(2022). Beyond Piety and Politics: Religion, Social Relations, and Public Preferences in the Middle East and North Africa Indiana University Press. Link (Sabri Ciftci, F. Michael Wuthrich and Ammar Shamaileh)

How do ordinary men and women in Muslim-majority societies create religion-informed views of political topics such as democracy and economics?

Beyond Piety and Politics provides a groundbreaking approach to understanding the depth and variety of political attitudes held by people who consider themselves to be pious Muslims. Using survey data on religious preferences and behavior, the authors argue for the relevance and importance of four outlook categories—religious individualist, social communitarian, religious communitarian, and post-Islamist—and use these to explore complex and nuanced attitudes of devout Muslims toward issues like democracy and economic distribution. They also reveal how intrafaith variation in political attitudes is not due simply to doctrinal differences but is also a product of the social aspects of religious association operating within political contexts.

By highlighting the dynamic societal and political implications of religious devotion, Beyond Piety and Politics offers a fascinating new theoretical perspective on Islam and politics.

(2017). Trust and Terror: Social Capital and the Use of Terrorism as a Tool of Resistance. Routledge. Link

Why do some individuals choose to protest political grievances via non-violent means, while others take up arms? What role does whom we trust play in how we collectively act?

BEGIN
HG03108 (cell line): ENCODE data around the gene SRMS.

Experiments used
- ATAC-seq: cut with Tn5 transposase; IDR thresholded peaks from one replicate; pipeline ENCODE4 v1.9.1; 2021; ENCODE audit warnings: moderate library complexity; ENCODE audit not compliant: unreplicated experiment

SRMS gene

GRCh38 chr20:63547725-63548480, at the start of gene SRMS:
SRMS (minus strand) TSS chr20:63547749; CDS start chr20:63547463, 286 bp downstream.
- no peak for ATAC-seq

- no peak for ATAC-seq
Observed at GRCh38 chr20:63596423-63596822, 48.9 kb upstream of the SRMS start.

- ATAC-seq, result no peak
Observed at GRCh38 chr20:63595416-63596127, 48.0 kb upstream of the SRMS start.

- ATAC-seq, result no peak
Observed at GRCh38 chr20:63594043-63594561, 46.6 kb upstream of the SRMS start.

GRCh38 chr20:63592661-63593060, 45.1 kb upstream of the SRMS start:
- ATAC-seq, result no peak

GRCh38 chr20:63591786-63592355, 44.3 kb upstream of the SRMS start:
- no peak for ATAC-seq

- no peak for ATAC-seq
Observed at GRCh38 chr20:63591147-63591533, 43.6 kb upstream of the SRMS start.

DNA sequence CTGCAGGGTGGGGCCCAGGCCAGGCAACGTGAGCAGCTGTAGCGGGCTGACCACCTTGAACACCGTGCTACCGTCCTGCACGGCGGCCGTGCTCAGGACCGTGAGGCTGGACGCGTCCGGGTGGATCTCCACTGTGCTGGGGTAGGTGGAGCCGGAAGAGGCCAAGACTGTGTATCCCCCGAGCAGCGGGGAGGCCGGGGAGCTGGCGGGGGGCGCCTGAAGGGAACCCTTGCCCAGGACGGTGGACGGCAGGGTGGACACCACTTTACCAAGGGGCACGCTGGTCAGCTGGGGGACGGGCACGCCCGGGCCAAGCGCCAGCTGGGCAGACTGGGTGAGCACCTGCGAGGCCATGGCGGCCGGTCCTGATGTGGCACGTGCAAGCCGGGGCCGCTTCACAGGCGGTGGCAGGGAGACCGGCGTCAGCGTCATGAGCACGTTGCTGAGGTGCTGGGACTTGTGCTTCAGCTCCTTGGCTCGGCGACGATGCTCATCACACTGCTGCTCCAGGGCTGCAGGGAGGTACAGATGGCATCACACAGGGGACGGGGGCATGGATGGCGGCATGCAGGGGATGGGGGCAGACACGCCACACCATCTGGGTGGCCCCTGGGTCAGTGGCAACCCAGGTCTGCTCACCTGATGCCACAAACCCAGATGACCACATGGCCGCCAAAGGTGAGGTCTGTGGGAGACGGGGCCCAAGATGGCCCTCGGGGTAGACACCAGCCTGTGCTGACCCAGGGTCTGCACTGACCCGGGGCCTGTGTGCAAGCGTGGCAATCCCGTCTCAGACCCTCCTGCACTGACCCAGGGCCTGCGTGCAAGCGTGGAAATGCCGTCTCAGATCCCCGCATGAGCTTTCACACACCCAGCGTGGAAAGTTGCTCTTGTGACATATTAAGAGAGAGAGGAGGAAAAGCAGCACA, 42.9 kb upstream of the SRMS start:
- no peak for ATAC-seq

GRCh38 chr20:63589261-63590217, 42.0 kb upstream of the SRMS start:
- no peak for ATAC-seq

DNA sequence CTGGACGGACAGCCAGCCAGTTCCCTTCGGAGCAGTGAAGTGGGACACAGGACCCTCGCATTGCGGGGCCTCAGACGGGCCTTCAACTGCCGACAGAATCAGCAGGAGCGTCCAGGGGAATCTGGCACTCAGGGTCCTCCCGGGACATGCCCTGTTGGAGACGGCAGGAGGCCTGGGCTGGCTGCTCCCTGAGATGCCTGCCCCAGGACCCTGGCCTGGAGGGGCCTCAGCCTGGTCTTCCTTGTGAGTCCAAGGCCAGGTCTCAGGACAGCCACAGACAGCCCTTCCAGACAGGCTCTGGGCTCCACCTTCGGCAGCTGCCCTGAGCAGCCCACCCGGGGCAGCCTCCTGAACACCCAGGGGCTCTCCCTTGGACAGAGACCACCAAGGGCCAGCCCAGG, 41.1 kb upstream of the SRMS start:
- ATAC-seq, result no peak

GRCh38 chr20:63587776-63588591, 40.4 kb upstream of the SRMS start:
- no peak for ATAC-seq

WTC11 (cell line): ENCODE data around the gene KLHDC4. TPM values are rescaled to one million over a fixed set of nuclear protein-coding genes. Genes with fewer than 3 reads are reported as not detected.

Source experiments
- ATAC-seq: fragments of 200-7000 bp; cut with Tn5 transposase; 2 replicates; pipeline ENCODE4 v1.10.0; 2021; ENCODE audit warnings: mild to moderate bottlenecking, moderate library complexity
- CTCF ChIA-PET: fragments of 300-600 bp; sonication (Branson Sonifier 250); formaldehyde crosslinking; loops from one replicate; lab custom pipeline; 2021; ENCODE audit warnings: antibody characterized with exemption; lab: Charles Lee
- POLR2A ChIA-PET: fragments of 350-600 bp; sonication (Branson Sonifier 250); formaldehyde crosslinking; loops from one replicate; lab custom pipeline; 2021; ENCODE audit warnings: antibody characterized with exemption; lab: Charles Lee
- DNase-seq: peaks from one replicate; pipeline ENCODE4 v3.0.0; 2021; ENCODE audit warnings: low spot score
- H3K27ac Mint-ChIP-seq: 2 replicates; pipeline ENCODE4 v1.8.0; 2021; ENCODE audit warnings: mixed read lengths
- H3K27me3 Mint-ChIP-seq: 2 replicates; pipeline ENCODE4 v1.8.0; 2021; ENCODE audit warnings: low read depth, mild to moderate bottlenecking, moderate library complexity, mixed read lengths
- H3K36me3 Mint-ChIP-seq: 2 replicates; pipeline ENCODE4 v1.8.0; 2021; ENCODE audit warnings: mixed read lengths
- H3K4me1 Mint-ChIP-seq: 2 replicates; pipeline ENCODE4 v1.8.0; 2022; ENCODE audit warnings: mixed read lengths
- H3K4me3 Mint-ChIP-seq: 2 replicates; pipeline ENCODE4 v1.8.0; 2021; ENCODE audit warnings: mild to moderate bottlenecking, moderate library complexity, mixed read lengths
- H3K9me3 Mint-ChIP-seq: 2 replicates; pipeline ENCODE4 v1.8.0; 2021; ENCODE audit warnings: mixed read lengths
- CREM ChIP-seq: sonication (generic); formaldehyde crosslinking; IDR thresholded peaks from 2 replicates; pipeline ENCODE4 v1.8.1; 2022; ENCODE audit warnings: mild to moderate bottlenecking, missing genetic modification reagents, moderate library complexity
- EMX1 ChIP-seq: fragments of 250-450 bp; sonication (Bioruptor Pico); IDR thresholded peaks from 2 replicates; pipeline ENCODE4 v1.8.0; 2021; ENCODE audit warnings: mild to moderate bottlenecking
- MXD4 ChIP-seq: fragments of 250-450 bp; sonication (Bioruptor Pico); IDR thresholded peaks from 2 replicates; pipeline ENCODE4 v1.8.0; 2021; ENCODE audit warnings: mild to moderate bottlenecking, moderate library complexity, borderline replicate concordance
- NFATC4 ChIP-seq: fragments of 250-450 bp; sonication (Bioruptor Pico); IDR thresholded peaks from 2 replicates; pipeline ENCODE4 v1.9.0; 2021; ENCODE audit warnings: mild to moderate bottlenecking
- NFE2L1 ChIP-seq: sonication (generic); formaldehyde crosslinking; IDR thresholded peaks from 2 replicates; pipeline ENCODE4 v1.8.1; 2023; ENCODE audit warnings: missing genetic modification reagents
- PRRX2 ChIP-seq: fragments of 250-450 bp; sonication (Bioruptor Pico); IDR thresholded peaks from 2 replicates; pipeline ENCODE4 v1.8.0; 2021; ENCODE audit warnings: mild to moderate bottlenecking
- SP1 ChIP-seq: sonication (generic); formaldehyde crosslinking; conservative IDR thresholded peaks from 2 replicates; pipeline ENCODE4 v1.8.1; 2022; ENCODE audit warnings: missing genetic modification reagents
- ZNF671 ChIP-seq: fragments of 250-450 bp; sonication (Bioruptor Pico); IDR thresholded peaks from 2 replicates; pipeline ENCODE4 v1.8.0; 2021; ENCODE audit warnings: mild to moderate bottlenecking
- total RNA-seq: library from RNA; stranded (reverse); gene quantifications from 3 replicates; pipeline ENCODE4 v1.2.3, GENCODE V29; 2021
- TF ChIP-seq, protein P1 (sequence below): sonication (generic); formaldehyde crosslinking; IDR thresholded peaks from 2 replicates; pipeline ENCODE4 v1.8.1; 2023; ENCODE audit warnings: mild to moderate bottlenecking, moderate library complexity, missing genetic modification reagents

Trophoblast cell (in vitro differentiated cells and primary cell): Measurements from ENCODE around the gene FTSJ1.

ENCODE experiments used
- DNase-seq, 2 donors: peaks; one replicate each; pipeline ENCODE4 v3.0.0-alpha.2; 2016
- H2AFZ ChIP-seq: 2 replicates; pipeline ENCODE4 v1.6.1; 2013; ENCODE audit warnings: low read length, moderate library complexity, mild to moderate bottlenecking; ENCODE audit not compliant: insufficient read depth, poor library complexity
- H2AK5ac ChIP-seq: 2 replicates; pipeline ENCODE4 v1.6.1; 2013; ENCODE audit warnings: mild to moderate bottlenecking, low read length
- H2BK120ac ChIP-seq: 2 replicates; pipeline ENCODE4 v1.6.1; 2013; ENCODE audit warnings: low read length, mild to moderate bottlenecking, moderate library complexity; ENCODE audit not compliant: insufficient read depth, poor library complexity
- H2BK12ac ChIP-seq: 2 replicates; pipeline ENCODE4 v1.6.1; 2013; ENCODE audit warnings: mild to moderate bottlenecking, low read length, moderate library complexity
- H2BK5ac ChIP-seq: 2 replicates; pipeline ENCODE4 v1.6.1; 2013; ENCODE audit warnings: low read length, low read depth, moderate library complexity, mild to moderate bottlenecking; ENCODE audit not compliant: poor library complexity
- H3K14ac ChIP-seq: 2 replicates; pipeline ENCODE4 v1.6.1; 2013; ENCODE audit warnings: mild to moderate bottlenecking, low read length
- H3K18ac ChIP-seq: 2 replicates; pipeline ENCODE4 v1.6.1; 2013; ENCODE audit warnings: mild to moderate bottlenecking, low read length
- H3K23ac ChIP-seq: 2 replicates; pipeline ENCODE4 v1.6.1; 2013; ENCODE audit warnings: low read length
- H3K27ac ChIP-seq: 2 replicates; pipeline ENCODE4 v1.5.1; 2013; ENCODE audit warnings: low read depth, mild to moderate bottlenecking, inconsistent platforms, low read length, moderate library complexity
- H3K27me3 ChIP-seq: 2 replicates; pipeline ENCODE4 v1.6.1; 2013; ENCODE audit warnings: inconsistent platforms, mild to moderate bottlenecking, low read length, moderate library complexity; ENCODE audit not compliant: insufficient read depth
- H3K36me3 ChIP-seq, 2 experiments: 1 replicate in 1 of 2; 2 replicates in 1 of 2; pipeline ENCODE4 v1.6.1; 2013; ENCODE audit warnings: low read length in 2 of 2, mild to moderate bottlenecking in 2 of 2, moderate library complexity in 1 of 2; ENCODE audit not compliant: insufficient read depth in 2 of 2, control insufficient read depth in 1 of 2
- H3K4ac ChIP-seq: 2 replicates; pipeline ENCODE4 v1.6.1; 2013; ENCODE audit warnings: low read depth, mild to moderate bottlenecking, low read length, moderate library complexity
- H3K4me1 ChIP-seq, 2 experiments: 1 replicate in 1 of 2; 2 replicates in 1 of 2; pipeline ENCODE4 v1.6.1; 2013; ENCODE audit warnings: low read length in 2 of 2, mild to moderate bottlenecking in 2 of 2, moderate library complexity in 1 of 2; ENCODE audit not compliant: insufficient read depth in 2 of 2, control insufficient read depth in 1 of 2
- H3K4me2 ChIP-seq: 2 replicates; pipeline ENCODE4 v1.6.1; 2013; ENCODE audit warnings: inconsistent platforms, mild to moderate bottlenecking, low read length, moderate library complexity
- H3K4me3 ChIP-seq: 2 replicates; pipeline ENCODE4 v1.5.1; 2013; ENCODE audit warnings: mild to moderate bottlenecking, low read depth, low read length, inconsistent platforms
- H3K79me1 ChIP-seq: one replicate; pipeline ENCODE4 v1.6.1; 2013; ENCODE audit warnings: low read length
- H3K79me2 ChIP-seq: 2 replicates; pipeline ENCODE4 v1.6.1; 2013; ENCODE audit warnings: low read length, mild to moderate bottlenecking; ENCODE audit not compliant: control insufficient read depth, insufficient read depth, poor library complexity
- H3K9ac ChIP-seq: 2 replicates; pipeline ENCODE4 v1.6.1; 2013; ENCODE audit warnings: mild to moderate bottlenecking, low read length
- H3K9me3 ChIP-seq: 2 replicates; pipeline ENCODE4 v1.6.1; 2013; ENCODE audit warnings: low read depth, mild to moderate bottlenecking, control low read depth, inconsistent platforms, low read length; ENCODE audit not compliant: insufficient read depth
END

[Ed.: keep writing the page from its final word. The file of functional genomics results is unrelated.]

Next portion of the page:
This book explores these questions by delving into the relationship between interpersonal trust and the nature of the political movements that individuals choose to join. Utilizing the examples of the Arab Spring uprisings in Egypt, Libya and Syria, a novel theoretical model that links the literature on social capital and interpersonal trust to violent collective action is developed and extended. Beyond simply bringing together two lines of literature, this theoretical model can serve as a prism from which the decision to join terrorist organizations or violent movements may be analyzed. The implications of the theory are then examined more closely through an in-depth look at the behavior of members of political movements at the outset of the Arab Spring, as well as statistical tests of the relationship between interpersonal trust and terrorism in the Middle East and globally.


(2021). Institutional Favoritism, Income, and Political Trust: Evidence from Jordan. Comparative Politics. (Ammar Shamaileh and Yousra Chaabane) Link

(2019). Never out of Now: Preference Falsification, Social Capital and the Arab Spring. International Interactions. Link | Appendix

(2019). Islam, Religious Outlooks, and Support for Democracy. Political Research Quarterly. (Sabri Ciftci, F. Michael Wuthrich and Ammar Shamaileh) PDF (Accepted Version) | Supplemental Material

(2018). Barriers to Financial Institutional Development: A Preliminary Theoretical Exploration of Social Capital, Growth and Institutional Development. Economics Bulletin, 38(1): 186-195. PDF | Appendix

(2016). Am I Equal? Internet Access and Perceptions of Female Political Leadership Ability in the Arab World. Journal of Information Technology and Politics, 13(3), 257-271. PDF


(2021). Ruling Networks and Intra-Regime Transitions. APSA Comparative Politics Newsletter. Article

(2021). The Elephant in our Analyses: Sensitivity Bias and Survey Research in the Middle East and North Africa. APSA MENA Politics Section: MENA Politics Newsletter. Article

(2020). This Critical Juncture: Elite Competition in a Receding Civil War. Frozen Conflicts (POMEPS Studies). Article


Ruling Networks in Authoritarian Regimes

The Consolidation of Power and Ruling Networks

Elite Militia Formation in the Syrian Civil War

The Measurement of Preference Falsification in Survey Research

Dimming the Lights: Political Succession, Crony Capitalism and Economic Development in Syria

Decision Making in Courts: An Experimental Study (with Jens Grosser and Kai Ou)

Interpersonal Trust, Predation and the Delegation of Retribution

Economic Globalization and the Magnitude of Transnational Terrorist Attacks